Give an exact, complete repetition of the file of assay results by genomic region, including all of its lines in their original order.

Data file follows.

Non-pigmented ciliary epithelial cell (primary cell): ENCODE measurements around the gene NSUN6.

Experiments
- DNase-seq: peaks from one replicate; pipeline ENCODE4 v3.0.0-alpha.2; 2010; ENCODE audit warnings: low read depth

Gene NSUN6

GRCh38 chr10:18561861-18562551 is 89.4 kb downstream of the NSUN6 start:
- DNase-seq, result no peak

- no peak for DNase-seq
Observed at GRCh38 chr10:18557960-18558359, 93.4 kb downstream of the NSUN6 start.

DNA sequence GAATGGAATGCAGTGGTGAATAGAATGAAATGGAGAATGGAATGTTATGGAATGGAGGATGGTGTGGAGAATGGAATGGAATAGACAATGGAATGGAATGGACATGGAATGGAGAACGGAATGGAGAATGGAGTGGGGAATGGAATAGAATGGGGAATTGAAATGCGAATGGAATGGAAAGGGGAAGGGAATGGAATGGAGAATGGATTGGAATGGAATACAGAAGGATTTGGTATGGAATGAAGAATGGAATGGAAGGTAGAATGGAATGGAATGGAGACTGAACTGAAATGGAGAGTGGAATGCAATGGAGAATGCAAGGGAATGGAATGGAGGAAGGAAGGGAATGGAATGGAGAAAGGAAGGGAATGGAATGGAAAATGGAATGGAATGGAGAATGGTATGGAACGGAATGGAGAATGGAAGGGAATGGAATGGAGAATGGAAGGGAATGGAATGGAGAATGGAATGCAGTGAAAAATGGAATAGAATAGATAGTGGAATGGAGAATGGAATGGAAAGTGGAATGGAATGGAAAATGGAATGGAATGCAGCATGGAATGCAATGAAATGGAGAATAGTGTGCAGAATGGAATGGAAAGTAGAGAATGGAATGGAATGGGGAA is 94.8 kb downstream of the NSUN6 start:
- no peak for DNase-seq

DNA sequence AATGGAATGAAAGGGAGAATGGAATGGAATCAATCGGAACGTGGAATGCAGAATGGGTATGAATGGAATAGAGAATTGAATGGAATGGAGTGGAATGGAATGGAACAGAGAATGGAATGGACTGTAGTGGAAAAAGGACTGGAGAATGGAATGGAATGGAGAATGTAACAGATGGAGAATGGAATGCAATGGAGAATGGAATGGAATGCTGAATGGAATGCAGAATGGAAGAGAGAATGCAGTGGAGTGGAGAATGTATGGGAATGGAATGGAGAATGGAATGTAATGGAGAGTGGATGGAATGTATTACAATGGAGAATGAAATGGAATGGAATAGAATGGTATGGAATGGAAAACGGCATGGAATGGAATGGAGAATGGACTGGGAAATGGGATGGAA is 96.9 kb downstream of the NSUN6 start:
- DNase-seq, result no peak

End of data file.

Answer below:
Non-pigmented ciliary epithelial cell (primary cell): ENCODE measurements around the gene NSUN6.

Experiments
- DNase-seq: peaks from one replicate; pipeline ENCODE4 v3.0.0-alpha.2; 2010; ENCODE audit warnings: low read depth

Gene NSUN6

GRCh38 chr10:18561861-18562551 is 89.4 kb downstream of the NSUN6 start:
- DNase-seq, result no peak

- no peak for DNase-seq
Observed at GRCh38 chr10:18557960-18558359, 93.4 kb downstream of the NSUN6 start.

DNA sequence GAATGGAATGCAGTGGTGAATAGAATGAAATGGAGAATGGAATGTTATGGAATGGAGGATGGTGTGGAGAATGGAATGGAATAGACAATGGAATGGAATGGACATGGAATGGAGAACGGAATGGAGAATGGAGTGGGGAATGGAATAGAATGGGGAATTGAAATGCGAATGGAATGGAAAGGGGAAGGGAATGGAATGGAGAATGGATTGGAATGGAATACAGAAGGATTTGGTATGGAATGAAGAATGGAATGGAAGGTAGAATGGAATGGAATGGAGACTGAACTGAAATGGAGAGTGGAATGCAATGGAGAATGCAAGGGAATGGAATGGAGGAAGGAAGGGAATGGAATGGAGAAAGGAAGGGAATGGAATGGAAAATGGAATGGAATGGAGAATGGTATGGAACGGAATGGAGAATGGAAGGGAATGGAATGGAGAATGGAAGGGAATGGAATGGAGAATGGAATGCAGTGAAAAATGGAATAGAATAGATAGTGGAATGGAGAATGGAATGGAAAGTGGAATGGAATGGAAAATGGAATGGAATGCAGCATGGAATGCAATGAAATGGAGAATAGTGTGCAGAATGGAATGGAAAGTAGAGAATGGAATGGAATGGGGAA is 94.8 kb downstream of the NSUN6 start:
- no peak for DNase-seq

DNA sequence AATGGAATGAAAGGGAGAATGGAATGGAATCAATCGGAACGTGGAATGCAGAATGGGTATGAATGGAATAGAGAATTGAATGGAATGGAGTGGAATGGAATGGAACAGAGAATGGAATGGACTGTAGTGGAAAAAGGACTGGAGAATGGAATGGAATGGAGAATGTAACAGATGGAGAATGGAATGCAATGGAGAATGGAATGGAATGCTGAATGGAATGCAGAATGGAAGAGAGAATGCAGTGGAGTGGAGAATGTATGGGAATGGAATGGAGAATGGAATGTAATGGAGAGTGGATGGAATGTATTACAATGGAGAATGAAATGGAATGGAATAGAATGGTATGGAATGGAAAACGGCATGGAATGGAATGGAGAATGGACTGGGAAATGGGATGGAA is 96.9 kb downstream of the NSUN6 start:
- DNase-seq, result no peak